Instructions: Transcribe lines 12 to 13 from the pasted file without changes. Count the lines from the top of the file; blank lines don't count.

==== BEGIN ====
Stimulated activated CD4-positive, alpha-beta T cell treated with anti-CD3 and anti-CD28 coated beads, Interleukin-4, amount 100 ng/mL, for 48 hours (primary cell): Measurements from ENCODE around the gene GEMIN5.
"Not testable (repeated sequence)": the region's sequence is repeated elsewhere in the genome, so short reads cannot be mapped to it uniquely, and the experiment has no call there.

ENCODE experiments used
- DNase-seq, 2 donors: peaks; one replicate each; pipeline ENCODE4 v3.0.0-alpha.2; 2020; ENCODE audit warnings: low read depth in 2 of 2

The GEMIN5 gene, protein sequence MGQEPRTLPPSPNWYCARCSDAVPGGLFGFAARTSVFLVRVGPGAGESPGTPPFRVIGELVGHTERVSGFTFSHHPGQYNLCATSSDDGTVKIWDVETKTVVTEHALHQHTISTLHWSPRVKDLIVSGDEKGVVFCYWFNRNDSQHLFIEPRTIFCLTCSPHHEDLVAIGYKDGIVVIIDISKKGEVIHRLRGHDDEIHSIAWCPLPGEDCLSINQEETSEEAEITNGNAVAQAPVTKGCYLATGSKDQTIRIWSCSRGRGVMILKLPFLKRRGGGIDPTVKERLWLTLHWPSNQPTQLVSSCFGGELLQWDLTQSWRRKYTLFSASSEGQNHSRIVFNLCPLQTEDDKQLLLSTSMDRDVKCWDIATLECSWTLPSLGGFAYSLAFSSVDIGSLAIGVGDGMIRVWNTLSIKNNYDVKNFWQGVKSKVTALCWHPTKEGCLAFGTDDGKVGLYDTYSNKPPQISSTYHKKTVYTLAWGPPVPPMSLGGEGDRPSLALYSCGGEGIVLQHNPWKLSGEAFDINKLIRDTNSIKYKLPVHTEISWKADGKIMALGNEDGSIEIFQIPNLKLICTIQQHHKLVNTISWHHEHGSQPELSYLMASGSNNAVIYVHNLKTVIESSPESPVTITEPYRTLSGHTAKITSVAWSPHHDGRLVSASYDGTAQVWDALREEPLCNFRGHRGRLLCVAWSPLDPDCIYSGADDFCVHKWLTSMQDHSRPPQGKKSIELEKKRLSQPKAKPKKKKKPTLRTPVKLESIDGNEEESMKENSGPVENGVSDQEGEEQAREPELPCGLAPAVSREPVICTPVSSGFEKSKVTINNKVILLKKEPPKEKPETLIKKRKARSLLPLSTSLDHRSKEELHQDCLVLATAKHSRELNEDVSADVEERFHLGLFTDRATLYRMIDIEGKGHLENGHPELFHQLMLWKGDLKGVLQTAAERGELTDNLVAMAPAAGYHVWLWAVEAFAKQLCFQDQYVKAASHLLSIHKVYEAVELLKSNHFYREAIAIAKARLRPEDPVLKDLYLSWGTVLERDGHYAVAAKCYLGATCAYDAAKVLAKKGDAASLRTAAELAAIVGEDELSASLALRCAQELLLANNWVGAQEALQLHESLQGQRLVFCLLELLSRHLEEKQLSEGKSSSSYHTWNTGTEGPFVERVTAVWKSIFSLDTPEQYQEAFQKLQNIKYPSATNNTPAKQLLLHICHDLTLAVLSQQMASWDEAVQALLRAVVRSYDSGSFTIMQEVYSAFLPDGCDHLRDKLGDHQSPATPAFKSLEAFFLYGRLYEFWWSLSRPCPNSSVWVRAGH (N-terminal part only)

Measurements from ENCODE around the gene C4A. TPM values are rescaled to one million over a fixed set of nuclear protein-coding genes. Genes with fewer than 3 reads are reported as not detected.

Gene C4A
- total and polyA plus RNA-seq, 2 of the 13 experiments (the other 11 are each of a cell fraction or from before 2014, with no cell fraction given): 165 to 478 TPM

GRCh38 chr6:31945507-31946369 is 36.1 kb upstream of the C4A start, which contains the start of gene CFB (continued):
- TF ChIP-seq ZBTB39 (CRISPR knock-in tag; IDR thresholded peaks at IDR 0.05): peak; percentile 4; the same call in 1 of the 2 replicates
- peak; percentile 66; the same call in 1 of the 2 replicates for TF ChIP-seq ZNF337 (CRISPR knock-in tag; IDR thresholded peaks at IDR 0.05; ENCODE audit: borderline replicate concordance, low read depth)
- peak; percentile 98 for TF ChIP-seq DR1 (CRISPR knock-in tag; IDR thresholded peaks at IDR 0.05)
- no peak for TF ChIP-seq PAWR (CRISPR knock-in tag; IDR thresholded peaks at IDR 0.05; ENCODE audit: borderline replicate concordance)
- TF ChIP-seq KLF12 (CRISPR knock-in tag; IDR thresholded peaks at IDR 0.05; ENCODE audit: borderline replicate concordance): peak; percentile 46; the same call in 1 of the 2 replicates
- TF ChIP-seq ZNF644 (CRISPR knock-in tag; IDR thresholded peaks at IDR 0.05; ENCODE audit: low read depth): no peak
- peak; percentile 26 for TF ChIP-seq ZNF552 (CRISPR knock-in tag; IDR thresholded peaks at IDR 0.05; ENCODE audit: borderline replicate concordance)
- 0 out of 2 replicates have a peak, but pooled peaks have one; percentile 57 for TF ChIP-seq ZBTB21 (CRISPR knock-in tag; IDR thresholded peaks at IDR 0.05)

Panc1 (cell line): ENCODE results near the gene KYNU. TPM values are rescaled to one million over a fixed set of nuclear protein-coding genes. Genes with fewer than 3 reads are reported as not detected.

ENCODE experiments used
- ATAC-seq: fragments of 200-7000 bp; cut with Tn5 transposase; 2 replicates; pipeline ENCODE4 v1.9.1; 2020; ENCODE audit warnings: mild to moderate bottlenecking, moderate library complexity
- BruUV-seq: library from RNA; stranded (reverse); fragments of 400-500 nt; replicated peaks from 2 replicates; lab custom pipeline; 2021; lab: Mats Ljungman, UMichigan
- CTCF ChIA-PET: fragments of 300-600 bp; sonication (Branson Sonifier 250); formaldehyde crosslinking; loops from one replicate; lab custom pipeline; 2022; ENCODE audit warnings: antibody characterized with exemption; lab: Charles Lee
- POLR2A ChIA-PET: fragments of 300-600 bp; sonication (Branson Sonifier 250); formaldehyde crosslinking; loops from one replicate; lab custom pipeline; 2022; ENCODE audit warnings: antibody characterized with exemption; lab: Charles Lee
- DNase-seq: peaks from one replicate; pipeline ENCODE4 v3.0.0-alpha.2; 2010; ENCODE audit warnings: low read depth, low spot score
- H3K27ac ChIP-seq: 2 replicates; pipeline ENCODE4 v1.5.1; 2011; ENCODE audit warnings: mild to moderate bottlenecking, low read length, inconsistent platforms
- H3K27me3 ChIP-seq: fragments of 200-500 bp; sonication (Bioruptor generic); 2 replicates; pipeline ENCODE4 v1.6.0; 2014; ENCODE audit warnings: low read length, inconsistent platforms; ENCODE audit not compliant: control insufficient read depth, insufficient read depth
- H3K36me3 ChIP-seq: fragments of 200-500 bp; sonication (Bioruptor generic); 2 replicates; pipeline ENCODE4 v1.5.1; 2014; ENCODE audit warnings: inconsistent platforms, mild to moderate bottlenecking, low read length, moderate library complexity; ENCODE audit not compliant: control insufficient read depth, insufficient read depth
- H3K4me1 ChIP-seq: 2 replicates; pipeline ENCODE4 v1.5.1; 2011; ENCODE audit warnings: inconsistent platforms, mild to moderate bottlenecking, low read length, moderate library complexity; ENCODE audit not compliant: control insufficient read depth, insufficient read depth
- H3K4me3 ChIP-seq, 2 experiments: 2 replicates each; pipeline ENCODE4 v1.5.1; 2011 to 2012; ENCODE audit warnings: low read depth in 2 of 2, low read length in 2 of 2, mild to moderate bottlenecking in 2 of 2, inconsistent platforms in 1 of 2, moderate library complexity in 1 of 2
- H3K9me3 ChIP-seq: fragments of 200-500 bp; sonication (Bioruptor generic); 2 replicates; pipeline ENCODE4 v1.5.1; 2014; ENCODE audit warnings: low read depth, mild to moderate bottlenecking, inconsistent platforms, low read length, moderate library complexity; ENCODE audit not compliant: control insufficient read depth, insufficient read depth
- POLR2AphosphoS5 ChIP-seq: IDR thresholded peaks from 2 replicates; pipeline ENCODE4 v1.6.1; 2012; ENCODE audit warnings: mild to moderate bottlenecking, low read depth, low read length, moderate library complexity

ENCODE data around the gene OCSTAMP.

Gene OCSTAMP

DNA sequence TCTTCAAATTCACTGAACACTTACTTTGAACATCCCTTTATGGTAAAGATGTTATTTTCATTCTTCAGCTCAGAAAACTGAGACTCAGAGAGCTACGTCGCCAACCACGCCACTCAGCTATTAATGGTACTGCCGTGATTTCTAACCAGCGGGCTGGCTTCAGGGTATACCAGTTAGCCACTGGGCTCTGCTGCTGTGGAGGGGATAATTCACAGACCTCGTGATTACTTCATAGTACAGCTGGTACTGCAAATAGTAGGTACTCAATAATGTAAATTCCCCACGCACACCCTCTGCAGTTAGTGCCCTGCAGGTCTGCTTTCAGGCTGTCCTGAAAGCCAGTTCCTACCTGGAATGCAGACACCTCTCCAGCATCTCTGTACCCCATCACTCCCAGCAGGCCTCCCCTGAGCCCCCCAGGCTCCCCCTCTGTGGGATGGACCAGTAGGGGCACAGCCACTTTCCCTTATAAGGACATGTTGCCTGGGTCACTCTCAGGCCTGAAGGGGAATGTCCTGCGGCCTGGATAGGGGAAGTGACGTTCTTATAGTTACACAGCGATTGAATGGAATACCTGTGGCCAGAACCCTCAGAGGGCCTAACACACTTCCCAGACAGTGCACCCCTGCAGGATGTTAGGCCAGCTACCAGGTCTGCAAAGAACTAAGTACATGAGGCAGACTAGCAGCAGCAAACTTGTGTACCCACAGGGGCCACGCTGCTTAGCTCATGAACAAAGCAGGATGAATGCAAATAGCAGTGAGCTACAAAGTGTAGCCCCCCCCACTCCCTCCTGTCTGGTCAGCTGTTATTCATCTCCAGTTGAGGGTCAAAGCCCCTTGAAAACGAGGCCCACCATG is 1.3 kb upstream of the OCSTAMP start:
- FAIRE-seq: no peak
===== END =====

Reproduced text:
- peak; percentile 98 for TF ChIP-seq DR1 (CRISPR knock-in tag; IDR thresholded peaks at IDR 0.05)
- no peak for TF ChIP-seq PAWR (CRISPR knock-in tag; IDR thresholded peaks at IDR 0.05; ENCODE audit: borderline replicate concordance)